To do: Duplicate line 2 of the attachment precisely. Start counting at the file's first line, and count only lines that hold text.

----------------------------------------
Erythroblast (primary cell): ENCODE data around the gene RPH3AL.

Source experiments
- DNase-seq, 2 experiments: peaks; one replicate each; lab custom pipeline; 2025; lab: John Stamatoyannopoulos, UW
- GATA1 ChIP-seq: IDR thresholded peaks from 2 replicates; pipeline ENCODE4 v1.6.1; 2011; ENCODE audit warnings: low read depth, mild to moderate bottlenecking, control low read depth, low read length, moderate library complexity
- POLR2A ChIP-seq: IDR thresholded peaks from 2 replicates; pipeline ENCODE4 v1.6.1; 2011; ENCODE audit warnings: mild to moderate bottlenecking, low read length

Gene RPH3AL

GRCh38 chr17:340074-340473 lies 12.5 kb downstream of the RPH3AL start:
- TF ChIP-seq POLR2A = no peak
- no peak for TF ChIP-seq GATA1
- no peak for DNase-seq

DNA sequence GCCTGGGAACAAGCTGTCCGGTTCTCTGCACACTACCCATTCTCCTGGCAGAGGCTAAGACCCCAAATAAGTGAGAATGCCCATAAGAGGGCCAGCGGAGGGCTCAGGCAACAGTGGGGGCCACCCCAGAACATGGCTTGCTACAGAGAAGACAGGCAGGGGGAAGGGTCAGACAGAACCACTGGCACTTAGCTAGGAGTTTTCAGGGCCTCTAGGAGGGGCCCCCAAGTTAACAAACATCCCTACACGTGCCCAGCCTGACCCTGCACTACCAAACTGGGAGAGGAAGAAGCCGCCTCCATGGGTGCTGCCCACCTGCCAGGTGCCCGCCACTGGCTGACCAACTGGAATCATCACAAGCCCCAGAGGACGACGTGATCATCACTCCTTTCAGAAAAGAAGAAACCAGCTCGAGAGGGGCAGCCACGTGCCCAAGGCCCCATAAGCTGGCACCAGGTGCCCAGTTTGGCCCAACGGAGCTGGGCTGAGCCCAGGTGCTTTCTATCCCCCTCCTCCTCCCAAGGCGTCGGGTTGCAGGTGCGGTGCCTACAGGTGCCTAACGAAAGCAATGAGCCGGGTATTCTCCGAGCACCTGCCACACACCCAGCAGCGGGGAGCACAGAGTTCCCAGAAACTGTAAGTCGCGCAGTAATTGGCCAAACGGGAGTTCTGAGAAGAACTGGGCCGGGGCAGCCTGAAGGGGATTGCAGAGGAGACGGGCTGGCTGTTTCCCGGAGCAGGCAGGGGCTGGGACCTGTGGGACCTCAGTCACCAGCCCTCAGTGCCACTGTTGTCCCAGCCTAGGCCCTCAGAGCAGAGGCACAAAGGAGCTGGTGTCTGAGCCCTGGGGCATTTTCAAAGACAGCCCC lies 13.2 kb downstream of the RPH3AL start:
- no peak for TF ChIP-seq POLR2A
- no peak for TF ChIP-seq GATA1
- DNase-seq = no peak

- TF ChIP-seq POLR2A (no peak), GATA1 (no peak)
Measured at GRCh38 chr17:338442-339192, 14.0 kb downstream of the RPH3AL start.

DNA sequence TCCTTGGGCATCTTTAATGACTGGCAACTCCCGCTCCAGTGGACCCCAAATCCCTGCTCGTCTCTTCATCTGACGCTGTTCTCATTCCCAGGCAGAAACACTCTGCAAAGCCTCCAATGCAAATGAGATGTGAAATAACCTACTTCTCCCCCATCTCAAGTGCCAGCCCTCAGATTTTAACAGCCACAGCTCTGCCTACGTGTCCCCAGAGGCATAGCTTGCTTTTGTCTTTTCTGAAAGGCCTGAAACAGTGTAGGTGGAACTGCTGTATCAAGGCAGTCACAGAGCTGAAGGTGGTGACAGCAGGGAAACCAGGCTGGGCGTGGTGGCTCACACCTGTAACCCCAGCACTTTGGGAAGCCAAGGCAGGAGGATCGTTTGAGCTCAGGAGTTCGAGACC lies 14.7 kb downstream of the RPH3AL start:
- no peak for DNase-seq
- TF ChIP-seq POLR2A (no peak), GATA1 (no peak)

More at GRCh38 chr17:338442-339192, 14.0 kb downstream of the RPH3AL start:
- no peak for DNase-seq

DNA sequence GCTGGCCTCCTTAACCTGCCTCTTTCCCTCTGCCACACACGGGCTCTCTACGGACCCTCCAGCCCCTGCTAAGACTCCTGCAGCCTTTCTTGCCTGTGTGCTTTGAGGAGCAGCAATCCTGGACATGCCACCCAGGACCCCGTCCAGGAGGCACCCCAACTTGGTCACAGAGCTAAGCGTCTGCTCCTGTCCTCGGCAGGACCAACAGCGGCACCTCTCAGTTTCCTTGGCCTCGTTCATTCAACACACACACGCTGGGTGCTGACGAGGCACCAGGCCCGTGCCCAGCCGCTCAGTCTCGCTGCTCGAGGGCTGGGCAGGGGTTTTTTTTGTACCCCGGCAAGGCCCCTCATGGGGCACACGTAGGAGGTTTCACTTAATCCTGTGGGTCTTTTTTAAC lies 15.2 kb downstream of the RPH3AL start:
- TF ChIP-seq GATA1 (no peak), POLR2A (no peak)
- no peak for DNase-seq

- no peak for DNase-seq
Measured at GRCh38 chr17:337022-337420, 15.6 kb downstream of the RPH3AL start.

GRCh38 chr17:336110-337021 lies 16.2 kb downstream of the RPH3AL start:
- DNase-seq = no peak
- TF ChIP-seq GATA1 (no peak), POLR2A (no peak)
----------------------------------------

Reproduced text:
Source experiments